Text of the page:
Chirere's talent is his capacity to capture character and landscape in most apt way, with a phrase or a simple comparison. He is one of the most observant writers ever to emerge in our cruel, beloved homeland. When he compares something like 'semugoti wepanhamo', the images are vivid and he is able to interconnect them into building a strong character in such a short space of language and time. Poetic juxtapositions like, 'chawaitanga kuona pana pembani idzoro rake rainge nhanga, wozoona marengenya' are just breath-taking in creating a compendium of physical looks and the poverty that went with the character of Pempani. If you also look at Pempani's bio brief, it is wonderfully done as the way in which rumours often paint a complex character is used to show the Pempani's complexity as a person and as a piece of social upheaavals. Then the narrator says in his own assessment of Pempani, 'Ini ndaingoti zvese zvaiita,' without validating or refuting any of the pieces of speculative portrayals.

Chirere has this subtle sense of detail, a poetic quality which makes his writing uniquely his. For example, if you look at how he portrays the manner in which music inflitrates the human consciousness, in 'Kamwe karwizi', you will be amazed that I think it is the best Shona description I have come across of how the body and soul of humans absorb and are consumed by music. It is not the same as simply saying 'I enjoyed the music.' Chirere is able to trace the whole flow of music into the human body, and trance-like, shape how individuals are given visions by a single piece of music.

With the contemporary Zimbabwean writers "at it like this", Hove believes that "we will soon see another literary boom more exciting than the 1980s and early 90s."

Memory Chirere has told me that he is working on a translation of Tudikidiki, but has admitted that it is not an easy task as translating some of the Shona nuances is challenging. Having enjoyed the Shona version, as well as the Chirere's English collection, "Somewhere in this Country", I look forward to the translation.
(Article from Emmanuel Sigauke's

Tudikidiki,Winner of Zimbabwe's National Arts Merit Award: Literature section 2009,
published by Priority Projects Publishing,Harare.
Orders can be made through Sam Mutetwa:
( +2634775968.

Sunday, April 18, 2010

an Alexander Kanengoni piece on Zimbabwe independence day

(By Alexander Kanengoni)
I will spread my dreams
On these stones and abandon them
To follow the faint echo
Of this emerging certainty

Freedom tremors resound
But many lives no more stir
An old woman whimpers
Clutching a string of black beads
We laid to rest Strength
There is a total absence of urge

Under that mopani tree
Time gave birth to Honesty
I witnessed it
Under the same tree
Time killed Honesty
I also witnessed it

I will gather stones
With my hands
And sacrifice them to God
For man
And his destiny

The songs that time sings
The dreams that time weaves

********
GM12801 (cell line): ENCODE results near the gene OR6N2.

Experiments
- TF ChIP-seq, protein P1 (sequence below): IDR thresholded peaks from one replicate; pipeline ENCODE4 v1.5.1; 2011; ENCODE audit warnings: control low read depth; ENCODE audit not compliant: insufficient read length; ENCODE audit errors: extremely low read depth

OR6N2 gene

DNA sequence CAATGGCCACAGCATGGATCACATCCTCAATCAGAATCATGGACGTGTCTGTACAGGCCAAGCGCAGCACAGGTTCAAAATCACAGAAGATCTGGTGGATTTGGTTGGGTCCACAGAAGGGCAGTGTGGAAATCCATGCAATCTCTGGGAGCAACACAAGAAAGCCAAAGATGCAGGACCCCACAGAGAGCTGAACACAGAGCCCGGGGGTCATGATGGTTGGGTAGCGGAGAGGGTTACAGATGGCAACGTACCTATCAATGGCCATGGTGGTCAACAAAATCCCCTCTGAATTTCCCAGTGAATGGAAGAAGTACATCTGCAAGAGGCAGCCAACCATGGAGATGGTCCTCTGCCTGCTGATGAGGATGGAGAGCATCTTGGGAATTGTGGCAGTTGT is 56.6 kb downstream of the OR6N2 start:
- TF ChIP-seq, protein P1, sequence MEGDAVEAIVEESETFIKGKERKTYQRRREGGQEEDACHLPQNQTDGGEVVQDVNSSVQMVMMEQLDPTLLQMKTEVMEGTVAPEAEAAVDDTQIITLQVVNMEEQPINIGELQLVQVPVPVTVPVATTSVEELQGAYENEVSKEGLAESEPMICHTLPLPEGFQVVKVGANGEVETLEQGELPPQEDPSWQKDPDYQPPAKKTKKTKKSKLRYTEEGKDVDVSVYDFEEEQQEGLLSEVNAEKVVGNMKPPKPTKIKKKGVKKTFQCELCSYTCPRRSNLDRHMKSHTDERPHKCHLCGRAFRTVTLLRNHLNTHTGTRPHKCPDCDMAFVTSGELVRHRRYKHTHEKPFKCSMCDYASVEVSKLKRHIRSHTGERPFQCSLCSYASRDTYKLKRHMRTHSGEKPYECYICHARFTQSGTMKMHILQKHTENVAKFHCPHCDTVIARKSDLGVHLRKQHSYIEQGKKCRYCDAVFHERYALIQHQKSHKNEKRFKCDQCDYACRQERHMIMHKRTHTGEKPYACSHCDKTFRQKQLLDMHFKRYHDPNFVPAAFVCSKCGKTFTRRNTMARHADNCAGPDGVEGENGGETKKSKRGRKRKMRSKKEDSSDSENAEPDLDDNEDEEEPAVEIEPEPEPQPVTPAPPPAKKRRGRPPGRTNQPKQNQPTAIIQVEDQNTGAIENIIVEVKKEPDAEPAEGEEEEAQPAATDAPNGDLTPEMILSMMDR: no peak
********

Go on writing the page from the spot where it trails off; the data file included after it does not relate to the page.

The memories that time drapes
The moments that time holds!

I have watched time
Trickle and freeze into icicles
I require ease
I strive to desire
I will continue
Sitting on these stones
Because here
Time will resolve itself.

Women Writing Zimbabwe

Women Writing Zimbabwe, 2008, Harare: Weaver Press.
(A fleeting review by Memory Chirere)

I have always had a copy of Women Writing Zimbabwe, a short story book in English published by Weaver Press in 2008 but only began to read it now.

Carrying short stories by fifteen different new and established women writers of Zimbabwe, this book has multiple thrusts. The stories are set in and out of Zimbabwe.

So far ‘Chemusana’ by Sabina Mutangadura is a story that I like best. Chemusana’s mother goes to work as a nurse in London, leaving Chemusana and his father behind. Chemusana depends on the house girl, Estella for care and companionship. They are happy together. The absence of Chemusana’s mother causes disagreements in the large family. Chemusana’s father’s sister is against Chemusana’s mother’s going away. She points out that her brother is as good as single and worse, Chemusana’s mother could be having affairs wherever she is. Ironically, Chemusana’s father has no problem with his wife’s escapades. He points out that his wife has gone away in order to provide for the family and there are suggestions that the wife could be sponsoring the husband’s on going Masters Degree programme.

In the subplot, Estella is involved with a man in South Africa who exploits her sexually whenever he visits. She is keen to join him in South Africa even if it means quitting her housemaid’s job unceremoniously. Chemusana’s father, ironically fails to understand why the young Estella wants to go into the diaspora when he sees reason in his own wife’s stay in London. Estella leaves in a huff without saying goodbye. But immediately Estella returns, having learnt that her boy friend is actually a married man. There is joy in the home because at least Chemusana now has company again. Estella is the mother that Chemusana needs (and maybe the wife that Chemusana’s father does not have.)

Then there is the story ‘Mr. Wonder’ by Sarah Ladipo Manyika. Opportunities and tactful people! Mrs. Mutasa has a good time flirting with a young man in San Francisco. She does it as revenge because her husband is always having a nice time with various girls. He is sometimes caught red handed with some of them in bed. Usually he makes up for it by paying her off with goodies and very irresistible offers. This time he allows her a holiday in the US with the children. Wonder the ‘garden boy’ is asked to go with them. Mrs Mutasa wants him to clean up and do the laundry. But Mr. Mutasa only agrees to have Wonder join the family so that he keeps an eye on the wife on behalf of Mr. Mutasa.